(Socialist Republic of Vietnam)

Vietnamese flag

Nominally still a socialist republic; Vietnam followed China’s lead in reforming its economy, taking a very similar gradualist approach with its Doi Moi renovation policy, initiated in 1986.

Twenty five years later, it has become one of the most exciting places to do business in the region, offering a tremendous dynamic workforce and a great selection of business opportunities from production and sourcing to direct investment.

However, like China, its reforms are incomplete and a substantial part of its economy continues to be comprised of the activities of largely unproductive state-owned enterprises. This has created a misallocation of financial resources which undermines the development of its private sector on one hand, and threatens the creditworthiness of the country of the other.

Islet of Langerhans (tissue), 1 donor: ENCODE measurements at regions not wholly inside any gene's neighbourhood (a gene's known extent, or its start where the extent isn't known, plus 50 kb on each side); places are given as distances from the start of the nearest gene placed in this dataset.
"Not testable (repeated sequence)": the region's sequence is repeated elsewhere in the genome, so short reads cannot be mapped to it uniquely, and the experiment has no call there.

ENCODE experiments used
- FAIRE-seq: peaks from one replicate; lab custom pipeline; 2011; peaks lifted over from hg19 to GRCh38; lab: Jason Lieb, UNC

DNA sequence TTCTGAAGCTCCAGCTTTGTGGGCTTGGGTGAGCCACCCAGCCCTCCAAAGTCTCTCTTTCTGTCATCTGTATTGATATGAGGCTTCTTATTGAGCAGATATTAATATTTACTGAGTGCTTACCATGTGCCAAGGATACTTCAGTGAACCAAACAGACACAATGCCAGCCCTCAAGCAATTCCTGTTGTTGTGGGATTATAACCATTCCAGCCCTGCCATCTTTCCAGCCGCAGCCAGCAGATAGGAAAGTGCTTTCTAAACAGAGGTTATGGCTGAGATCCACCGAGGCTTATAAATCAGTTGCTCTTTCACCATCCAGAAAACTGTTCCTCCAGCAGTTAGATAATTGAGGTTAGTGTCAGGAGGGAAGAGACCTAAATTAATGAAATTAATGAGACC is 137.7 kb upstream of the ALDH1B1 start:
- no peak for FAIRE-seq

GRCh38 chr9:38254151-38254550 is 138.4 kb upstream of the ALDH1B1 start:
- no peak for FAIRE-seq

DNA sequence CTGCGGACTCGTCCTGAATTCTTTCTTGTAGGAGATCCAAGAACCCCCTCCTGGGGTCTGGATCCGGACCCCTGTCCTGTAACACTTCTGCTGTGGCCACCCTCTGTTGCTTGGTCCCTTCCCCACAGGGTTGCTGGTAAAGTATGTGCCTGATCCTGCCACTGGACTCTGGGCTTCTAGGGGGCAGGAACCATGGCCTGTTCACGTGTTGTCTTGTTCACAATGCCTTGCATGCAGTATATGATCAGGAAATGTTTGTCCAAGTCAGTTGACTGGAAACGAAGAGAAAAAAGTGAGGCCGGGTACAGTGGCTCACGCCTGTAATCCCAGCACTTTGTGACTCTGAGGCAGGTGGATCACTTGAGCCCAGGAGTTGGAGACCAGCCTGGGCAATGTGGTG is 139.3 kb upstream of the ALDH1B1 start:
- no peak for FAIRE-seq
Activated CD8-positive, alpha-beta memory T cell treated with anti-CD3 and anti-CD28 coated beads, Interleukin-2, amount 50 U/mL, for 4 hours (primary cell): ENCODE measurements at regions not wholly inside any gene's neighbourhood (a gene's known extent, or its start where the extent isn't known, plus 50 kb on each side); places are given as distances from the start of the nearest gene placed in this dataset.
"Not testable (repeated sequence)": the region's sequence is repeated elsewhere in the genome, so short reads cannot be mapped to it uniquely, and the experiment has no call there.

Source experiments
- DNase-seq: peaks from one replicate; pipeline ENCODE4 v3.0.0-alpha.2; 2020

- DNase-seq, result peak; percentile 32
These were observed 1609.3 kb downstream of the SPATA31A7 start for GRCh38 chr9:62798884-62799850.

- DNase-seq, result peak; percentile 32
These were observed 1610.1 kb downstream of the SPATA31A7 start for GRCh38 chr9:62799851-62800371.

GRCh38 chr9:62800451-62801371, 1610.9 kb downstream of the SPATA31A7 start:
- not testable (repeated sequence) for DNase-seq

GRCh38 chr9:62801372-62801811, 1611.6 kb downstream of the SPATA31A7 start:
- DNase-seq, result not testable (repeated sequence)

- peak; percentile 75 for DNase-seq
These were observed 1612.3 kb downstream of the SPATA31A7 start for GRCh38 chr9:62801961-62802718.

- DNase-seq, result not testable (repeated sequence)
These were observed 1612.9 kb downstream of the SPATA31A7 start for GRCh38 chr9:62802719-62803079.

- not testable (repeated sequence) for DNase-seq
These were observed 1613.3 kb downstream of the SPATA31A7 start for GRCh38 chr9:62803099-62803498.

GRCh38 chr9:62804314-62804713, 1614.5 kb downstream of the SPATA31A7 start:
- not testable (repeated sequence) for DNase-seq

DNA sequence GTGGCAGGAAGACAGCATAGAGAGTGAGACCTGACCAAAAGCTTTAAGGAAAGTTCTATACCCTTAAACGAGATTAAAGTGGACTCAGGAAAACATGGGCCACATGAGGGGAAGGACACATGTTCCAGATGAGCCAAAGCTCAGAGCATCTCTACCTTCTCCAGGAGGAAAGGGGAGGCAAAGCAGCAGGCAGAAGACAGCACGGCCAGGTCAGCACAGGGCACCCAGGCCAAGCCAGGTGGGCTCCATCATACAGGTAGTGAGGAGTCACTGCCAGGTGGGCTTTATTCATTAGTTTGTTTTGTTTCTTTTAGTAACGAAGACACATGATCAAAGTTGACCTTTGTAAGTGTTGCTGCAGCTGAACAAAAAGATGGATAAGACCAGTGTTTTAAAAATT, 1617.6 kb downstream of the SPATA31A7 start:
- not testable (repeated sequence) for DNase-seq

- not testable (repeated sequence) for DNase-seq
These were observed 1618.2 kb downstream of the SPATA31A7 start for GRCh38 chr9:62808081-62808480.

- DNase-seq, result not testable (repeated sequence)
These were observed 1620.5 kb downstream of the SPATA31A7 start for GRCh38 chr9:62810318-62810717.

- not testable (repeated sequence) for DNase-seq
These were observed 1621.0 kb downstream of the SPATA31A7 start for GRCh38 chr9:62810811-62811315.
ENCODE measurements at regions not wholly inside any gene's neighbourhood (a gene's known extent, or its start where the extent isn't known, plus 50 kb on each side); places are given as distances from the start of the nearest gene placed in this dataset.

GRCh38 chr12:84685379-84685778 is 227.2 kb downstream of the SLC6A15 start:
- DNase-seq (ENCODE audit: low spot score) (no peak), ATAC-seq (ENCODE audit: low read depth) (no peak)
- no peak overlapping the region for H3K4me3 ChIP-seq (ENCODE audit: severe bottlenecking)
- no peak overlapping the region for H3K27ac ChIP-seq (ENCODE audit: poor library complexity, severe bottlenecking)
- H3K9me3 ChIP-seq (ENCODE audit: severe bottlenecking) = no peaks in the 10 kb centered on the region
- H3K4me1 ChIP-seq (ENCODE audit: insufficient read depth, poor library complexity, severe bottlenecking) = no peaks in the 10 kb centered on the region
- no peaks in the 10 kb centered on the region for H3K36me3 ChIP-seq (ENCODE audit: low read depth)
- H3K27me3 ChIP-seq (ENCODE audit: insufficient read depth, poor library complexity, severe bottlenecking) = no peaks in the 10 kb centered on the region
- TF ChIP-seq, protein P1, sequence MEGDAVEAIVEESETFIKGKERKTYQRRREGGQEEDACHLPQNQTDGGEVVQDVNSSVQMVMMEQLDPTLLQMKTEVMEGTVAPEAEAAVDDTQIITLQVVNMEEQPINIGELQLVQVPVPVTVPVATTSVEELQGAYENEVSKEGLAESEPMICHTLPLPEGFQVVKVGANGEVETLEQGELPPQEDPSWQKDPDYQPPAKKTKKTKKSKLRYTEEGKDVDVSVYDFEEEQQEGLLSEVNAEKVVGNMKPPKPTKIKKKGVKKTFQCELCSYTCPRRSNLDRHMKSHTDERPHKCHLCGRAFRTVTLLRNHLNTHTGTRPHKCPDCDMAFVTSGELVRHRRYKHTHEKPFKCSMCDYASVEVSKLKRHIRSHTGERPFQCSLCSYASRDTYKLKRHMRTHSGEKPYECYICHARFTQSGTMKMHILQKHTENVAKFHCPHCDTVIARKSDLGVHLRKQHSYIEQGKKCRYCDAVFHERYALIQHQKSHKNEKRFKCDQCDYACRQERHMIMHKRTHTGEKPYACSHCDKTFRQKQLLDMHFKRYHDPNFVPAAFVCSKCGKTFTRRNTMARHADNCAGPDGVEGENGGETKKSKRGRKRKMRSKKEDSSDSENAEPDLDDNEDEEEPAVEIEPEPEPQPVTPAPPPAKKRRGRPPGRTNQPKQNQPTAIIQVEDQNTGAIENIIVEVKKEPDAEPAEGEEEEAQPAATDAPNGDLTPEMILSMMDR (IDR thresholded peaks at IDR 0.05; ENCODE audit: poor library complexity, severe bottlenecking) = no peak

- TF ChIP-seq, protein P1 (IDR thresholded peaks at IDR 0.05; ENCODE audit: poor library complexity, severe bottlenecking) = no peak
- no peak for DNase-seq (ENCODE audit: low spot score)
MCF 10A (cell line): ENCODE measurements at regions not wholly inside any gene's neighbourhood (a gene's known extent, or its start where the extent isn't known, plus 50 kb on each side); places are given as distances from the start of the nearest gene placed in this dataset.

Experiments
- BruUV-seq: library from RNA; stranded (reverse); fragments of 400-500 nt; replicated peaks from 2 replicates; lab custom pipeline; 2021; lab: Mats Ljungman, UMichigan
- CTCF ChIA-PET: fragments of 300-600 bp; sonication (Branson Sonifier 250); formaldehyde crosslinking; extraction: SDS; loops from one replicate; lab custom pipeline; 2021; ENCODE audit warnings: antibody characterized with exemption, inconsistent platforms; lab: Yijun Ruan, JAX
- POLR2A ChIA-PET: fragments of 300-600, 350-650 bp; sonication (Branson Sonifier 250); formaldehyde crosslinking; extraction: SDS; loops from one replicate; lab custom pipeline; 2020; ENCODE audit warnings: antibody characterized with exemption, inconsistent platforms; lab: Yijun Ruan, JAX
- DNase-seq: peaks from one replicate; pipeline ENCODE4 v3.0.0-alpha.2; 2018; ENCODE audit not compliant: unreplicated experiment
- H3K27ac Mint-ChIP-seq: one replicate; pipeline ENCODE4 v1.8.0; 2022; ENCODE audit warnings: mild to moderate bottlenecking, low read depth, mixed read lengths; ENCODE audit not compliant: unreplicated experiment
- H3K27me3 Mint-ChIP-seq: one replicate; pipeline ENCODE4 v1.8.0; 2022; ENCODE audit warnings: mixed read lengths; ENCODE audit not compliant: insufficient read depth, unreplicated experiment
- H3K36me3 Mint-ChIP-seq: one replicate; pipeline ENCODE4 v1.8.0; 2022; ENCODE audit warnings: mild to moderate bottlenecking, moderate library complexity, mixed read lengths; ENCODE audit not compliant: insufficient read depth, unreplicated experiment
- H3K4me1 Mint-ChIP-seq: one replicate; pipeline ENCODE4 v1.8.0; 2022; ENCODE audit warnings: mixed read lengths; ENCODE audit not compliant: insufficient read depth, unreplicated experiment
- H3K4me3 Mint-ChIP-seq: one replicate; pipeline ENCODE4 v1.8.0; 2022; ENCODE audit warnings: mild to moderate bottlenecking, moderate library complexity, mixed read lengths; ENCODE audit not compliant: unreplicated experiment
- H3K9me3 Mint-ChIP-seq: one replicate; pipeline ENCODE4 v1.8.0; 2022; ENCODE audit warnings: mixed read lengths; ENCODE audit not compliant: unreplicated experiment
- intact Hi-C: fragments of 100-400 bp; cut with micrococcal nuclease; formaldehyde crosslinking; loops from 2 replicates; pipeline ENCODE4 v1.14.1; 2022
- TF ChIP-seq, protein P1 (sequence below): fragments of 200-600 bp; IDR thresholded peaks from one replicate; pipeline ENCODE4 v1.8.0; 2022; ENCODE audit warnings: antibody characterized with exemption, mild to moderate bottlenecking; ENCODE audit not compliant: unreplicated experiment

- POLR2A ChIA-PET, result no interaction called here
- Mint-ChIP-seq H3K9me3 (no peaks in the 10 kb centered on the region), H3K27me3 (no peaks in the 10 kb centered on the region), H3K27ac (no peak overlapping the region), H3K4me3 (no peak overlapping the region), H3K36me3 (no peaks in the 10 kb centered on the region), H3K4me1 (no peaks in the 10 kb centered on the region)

A net importer of machinery tools, parts, steel, fabrics and plastics, Vietnam has suffered from a negative balance of trade for the past two decades, which was recently amplified by the global financial crisis of 2008-9 which severely hit its textile and clothing export sector. Combined with the effects of global inflationary pressures, this has lead to one of the highest level of inflation in the region and it is unclear when the country will be able to recover from this.

Opportunities abound in many sectors including manufacturing, construction, finance, education, retail and tourism. There is also increasing demand for high-tech goods and service from Western countries.


Population: c. 90,550,000
Capital City: Hanoi
Government: Socialist Republic, Single Party State
Languages: Vietnamese
GDP per capita (PPP): $3,100
Growth Rate: 5%-8% per annum


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